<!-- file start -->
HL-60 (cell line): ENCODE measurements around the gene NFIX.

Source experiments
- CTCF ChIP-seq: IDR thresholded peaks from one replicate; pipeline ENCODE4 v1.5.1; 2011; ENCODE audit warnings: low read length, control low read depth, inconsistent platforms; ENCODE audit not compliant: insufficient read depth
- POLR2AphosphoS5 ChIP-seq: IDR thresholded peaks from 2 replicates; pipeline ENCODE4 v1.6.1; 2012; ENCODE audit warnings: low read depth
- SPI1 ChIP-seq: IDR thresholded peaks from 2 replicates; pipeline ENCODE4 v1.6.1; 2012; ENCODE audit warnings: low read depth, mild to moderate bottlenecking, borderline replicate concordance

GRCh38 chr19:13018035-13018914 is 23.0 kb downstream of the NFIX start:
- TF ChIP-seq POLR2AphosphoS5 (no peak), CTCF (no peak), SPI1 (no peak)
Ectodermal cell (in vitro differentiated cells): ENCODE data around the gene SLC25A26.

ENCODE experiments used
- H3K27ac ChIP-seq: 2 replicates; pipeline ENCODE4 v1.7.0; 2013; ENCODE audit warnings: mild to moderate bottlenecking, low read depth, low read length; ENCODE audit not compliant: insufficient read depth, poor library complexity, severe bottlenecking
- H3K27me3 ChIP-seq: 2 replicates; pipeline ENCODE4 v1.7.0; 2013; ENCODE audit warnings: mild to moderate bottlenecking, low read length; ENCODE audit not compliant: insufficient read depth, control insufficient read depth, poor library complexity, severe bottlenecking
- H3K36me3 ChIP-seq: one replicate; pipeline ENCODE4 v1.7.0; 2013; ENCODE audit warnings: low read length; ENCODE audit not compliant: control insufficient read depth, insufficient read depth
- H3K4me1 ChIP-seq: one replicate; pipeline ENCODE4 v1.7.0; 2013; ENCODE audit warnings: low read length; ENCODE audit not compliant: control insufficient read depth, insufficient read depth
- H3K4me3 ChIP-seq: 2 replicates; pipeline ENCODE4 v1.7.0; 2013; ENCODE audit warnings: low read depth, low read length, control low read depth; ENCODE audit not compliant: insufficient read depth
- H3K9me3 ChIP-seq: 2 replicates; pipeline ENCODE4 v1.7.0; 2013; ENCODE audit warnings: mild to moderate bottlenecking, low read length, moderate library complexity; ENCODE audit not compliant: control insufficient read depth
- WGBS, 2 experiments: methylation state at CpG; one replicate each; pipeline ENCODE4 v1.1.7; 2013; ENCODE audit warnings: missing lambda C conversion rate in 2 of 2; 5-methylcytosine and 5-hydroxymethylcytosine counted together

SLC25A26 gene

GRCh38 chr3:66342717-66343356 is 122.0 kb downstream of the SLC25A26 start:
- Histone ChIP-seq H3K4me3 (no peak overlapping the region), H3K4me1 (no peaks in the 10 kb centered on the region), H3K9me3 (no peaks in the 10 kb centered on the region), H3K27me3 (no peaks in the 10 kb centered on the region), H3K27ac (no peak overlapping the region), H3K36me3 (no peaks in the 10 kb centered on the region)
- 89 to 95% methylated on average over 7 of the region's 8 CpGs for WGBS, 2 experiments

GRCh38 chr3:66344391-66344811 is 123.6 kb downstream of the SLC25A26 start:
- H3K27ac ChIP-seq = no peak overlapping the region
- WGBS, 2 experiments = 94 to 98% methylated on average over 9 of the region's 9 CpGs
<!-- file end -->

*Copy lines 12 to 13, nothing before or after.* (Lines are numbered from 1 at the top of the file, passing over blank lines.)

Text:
- H3K36me3 ChIP-seq: one replicate; pipeline ENCODE4 v1.7.0; 2013; ENCODE audit warnings: low read length; ENCODE audit not compliant: control insufficient read depth, insufficient read depth
- H3K4me1 ChIP-seq: one replicate; pipeline ENCODE4 v1.7.0; 2013; ENCODE audit warnings: low read length; ENCODE audit not compliant: control insufficient read depth, insufficient read depth